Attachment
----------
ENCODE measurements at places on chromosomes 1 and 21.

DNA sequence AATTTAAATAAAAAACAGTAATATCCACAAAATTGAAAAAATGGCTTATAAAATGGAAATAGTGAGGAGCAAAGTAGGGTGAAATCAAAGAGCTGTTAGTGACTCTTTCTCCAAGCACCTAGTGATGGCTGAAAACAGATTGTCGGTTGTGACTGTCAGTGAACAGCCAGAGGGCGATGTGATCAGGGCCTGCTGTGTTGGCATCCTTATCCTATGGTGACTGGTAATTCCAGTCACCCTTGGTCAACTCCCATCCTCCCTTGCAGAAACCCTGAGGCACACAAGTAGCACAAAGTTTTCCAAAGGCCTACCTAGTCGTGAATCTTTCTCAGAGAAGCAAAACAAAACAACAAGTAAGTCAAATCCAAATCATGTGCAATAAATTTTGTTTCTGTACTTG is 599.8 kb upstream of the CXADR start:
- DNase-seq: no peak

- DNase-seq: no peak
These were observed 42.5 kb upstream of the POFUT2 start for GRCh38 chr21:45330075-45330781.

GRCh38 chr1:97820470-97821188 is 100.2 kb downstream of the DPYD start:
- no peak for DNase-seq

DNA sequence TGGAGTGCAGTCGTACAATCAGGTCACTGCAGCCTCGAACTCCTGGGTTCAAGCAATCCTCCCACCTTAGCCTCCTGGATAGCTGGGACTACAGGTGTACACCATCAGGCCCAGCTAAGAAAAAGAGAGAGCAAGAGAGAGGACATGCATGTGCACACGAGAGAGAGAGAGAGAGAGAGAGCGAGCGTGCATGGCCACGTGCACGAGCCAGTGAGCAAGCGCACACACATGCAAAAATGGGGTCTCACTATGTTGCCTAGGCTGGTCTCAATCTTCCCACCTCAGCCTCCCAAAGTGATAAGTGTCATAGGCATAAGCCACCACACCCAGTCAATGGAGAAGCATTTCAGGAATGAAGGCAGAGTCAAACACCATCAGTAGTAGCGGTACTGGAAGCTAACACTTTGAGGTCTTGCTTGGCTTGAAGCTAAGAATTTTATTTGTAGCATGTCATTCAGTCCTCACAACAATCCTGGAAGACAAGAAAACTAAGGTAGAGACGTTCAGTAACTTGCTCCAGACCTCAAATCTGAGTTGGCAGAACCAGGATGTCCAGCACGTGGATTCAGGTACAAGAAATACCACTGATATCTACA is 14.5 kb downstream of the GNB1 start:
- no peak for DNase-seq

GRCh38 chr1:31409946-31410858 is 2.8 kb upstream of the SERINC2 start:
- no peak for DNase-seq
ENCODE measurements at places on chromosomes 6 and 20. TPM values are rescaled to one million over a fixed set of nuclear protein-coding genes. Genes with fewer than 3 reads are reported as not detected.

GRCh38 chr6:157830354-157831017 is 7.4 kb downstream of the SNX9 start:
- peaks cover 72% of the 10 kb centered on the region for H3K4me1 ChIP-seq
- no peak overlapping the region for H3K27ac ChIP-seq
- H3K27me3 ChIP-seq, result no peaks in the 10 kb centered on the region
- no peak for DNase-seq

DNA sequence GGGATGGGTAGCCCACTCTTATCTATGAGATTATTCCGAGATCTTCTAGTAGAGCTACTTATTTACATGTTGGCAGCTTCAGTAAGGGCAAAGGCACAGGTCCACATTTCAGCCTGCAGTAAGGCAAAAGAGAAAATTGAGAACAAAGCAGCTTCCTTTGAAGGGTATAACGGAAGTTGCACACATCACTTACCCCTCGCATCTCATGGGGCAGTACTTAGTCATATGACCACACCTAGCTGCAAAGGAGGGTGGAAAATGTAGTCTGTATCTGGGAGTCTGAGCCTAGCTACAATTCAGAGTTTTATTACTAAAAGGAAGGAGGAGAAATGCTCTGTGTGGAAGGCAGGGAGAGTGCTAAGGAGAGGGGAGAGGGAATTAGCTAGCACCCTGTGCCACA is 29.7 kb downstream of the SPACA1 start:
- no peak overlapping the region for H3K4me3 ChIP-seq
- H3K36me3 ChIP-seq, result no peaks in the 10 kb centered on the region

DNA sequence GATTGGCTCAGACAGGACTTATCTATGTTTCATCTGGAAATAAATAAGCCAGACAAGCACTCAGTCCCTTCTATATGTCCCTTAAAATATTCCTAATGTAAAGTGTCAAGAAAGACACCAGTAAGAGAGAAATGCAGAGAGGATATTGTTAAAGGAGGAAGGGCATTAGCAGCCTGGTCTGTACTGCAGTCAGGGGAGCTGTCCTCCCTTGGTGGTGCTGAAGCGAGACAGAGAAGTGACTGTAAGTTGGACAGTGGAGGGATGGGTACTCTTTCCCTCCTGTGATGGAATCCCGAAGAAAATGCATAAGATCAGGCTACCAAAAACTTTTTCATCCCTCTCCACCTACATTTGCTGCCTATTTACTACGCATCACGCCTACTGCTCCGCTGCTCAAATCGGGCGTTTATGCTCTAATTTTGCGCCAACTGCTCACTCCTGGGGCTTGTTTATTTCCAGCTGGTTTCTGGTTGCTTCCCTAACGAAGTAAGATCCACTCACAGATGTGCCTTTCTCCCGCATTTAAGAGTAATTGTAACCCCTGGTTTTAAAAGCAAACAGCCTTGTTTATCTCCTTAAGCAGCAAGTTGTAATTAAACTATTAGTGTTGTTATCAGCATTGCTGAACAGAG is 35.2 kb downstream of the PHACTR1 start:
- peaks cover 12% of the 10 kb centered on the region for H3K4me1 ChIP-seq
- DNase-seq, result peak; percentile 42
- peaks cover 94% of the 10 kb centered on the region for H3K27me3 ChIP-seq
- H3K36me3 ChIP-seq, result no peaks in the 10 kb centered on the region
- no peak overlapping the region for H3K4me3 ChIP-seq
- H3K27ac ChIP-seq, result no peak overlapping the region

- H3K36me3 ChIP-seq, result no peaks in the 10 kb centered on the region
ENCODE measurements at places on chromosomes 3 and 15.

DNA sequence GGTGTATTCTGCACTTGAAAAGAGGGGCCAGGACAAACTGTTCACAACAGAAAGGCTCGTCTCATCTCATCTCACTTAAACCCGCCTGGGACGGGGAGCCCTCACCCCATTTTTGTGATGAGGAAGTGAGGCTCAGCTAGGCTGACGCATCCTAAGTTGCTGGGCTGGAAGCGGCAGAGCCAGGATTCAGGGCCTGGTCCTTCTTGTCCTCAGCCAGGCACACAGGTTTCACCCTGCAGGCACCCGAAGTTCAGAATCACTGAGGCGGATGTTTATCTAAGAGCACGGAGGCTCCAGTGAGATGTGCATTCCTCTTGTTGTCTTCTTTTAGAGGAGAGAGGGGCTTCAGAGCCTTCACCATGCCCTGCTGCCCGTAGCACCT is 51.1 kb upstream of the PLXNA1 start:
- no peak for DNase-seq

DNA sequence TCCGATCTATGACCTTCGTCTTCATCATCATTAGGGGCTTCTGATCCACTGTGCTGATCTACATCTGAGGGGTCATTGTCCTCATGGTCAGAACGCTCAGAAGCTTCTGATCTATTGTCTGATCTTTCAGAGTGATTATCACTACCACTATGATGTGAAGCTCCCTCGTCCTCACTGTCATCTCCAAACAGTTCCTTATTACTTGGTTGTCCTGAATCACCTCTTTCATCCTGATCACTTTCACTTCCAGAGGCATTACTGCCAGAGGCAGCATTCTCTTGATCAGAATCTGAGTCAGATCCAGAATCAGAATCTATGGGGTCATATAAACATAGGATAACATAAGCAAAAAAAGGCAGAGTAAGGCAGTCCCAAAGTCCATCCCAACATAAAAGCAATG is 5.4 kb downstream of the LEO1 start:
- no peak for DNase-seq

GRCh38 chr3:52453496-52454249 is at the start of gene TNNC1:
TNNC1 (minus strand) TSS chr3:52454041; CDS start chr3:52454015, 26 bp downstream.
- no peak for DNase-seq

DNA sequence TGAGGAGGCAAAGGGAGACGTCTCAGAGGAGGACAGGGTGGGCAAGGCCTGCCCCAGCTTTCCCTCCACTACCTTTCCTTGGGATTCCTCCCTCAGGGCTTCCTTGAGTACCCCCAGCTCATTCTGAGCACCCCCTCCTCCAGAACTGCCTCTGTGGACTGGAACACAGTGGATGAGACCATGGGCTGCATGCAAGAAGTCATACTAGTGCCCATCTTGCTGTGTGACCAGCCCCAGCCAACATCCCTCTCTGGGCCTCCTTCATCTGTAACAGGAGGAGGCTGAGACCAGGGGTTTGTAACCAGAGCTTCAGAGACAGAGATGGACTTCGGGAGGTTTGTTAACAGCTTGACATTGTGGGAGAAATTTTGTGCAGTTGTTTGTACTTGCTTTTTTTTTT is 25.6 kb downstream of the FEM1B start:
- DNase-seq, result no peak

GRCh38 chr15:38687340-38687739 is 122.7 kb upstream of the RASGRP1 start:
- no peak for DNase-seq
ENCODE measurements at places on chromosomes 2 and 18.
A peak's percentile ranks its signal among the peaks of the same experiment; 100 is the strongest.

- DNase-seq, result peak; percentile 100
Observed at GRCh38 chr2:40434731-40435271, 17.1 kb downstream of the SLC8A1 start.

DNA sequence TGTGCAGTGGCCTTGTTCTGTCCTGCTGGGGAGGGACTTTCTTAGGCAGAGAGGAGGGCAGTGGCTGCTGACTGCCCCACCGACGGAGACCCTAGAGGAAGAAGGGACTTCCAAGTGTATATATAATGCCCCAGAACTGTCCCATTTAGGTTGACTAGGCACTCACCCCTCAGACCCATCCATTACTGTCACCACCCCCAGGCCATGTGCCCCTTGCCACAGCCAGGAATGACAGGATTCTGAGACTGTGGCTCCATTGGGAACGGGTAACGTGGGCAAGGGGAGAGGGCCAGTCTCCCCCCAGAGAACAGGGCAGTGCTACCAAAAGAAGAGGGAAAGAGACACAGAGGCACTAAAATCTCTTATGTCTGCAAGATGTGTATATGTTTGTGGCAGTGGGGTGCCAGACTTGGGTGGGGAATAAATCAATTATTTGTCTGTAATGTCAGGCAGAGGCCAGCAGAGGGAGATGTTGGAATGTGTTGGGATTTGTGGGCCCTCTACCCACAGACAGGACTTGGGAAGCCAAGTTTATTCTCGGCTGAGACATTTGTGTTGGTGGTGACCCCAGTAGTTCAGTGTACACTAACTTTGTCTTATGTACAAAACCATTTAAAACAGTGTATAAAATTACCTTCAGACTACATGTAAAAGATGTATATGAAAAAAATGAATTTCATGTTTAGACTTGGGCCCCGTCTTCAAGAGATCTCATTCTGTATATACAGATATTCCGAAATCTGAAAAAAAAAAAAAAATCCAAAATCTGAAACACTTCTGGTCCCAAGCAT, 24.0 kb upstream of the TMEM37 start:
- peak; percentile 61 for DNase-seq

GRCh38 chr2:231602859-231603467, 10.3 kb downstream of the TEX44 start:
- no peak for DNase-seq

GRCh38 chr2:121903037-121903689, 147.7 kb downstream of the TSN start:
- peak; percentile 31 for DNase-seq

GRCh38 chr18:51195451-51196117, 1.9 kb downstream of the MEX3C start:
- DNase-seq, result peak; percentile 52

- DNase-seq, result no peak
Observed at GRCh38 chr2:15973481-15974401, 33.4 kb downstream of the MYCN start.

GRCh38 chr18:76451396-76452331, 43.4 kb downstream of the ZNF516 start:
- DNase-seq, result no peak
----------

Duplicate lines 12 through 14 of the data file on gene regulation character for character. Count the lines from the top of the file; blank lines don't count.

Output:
ENCODE measurements at places on chromosomes 6 and 20. TPM values are rescaled to one million over a fixed set of nuclear protein-coding genes. Genes with fewer than 3 reads are reported as not detected.

GRCh38 chr6:157830354-157831017 is 7.4 kb downstream of the SNX9 start:
- peaks cover 72% of the 10 kb centered on the region for H3K4me1 ChIP-seq